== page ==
Your introduction of the new offering can explain why it’s the best option available at the moment. Its value is based on being unique and scarce. Customers pay a premium when a novel offering resolves a need better and faster than an alternative; that premium grows when your solution also contributes to the customer’s goal achievement or accelerates progress.

Or, your new offering announcement might describe how quickly it is being accepted by the market. When everyone is already using it, the new offering’s value is based on reduced usage risk, plus the uncomfortable, growing realization that a competitive advantage may be lost if the decision to purchase is too long delayed. The new product or service is worth more because it has been validated by the many that are already taking advantage of its benefits.
What makes you choose to purchase a new offering?
 
How do you develop your positioning message for a new offering?

By |September 18th, 2018|Grolistic|0 Comments

Breaking Innovation Barriers

Bob Schultek
Author of
The Gauntlet

Most organizations pronounce their commitment to curiosity, creativity and innovation; yet the reality is that many of these companies can be hostile to the exploration of new ideas.

To achieve predictable growth, it is perceived as less risky to pursue operational efficiency through continuous improvement than to challenge the status quo, encouraging the exploration of innovations that might possibly disrupt a stable business.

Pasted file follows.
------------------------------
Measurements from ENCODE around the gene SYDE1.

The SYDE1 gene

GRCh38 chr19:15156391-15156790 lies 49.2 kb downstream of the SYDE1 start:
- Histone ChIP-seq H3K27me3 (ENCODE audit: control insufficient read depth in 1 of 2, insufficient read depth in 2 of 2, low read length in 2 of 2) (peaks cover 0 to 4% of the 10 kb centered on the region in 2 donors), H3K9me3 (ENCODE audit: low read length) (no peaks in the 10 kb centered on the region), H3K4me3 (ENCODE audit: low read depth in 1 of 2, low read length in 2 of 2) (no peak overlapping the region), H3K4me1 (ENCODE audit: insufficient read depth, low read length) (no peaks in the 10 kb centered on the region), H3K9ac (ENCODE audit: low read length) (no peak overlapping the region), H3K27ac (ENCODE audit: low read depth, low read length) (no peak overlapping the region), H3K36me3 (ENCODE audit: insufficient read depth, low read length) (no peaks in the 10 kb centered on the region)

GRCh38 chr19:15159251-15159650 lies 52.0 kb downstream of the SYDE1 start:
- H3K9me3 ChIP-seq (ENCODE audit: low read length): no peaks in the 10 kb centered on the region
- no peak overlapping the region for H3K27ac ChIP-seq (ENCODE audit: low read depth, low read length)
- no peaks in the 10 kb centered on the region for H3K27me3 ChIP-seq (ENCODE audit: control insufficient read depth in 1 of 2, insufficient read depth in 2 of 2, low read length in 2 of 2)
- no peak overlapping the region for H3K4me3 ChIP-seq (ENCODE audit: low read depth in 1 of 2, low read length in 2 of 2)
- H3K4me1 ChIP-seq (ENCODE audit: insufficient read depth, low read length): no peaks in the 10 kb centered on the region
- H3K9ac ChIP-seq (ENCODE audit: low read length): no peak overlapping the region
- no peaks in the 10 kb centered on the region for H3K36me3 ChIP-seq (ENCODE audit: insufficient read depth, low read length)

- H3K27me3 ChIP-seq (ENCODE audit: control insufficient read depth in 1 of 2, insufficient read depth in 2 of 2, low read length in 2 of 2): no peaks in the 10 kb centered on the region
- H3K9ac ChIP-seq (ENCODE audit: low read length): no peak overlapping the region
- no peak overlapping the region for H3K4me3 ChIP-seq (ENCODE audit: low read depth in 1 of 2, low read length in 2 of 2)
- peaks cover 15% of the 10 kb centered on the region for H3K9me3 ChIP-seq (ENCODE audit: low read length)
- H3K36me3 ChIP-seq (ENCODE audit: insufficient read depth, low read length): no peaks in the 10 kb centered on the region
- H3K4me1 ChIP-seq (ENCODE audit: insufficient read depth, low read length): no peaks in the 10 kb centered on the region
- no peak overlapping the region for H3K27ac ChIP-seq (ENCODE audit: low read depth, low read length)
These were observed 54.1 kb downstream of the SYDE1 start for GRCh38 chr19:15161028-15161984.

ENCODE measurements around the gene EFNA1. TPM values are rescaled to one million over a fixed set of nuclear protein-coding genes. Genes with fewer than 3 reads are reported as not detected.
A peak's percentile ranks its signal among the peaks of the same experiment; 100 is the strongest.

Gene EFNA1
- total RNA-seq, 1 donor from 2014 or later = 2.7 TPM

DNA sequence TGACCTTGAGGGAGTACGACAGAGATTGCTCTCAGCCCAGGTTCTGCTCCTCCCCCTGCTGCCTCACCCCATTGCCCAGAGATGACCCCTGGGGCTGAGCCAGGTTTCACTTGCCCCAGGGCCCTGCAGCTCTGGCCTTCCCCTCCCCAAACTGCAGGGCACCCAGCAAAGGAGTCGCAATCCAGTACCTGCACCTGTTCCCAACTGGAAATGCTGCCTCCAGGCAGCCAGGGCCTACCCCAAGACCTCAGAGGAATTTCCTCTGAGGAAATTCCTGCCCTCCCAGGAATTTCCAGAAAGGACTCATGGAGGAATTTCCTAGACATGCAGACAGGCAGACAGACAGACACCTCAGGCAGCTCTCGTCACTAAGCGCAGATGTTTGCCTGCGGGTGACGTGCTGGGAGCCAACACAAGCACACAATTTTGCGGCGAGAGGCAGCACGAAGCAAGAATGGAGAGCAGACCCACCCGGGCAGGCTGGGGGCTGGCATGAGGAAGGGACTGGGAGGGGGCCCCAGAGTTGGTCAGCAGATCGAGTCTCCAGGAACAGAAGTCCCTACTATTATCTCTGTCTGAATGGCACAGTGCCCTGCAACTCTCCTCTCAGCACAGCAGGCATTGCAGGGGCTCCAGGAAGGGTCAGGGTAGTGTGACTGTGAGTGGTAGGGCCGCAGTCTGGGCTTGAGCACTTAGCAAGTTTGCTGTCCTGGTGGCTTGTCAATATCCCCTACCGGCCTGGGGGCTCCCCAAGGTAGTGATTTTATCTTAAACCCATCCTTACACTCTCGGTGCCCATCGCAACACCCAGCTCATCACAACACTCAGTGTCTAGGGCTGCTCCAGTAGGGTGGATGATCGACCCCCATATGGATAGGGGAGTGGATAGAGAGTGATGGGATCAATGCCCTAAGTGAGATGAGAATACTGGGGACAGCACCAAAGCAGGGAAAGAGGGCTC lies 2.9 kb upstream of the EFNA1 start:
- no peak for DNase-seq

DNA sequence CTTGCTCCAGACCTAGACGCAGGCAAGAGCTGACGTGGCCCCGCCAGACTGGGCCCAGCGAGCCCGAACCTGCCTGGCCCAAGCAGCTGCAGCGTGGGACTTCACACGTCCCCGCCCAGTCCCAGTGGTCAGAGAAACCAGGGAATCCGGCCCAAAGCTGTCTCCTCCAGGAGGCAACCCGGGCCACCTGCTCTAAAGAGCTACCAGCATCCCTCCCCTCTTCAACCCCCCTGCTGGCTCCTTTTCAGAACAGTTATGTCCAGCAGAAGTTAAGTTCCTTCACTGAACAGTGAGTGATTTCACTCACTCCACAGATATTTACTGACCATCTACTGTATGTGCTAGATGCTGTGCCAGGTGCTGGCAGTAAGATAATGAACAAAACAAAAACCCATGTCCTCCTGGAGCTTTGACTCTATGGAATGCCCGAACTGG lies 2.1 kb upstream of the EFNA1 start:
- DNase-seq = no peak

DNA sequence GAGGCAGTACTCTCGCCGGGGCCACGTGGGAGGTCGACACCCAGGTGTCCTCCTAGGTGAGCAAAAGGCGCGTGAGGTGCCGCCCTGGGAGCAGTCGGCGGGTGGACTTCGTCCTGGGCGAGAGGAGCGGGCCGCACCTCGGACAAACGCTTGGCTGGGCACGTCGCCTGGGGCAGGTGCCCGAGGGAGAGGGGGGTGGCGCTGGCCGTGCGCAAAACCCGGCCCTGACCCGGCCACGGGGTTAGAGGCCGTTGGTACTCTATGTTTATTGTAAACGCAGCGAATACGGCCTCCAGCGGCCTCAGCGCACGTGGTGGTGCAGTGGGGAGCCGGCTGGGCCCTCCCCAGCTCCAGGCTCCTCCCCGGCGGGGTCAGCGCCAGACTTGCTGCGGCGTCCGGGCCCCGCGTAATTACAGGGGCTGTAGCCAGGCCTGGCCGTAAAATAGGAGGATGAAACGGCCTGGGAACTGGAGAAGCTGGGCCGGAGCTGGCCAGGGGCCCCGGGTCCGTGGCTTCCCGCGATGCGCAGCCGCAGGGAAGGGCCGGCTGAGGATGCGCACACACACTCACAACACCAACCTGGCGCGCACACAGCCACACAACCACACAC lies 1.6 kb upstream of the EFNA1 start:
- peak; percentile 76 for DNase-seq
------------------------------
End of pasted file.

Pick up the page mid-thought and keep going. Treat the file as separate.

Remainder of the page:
But with most organizations being steadily challenged by changing customer needs, technology or processes, isn’t sustaining a stable business a myth? Shouldn’t leaders be seeking to drive productive change rather than always reacting to it?

In a recent HBR article on barriers to innovation, 55% of the responding senior leaders cited internal politics (turf battles) as the most significant obstacle to the pursuit of innovation; and 45% of these leaders cited cultural barriers as the second largest barrier. Specific obstacles reported are:

Lack of time for innovation – people are expected to invest extra time and effort exploring new ideas without specific direction, guidance or incentives;
No support from senior leaders – innovation is not encouraged; there are no rewards or celebrations for new ideas, or for lessons learned from novel concepts that are not adopted;
No process or budget […]

By |September 12th, 2018|Grolistic, Growth & Leadership Insights|0 Comments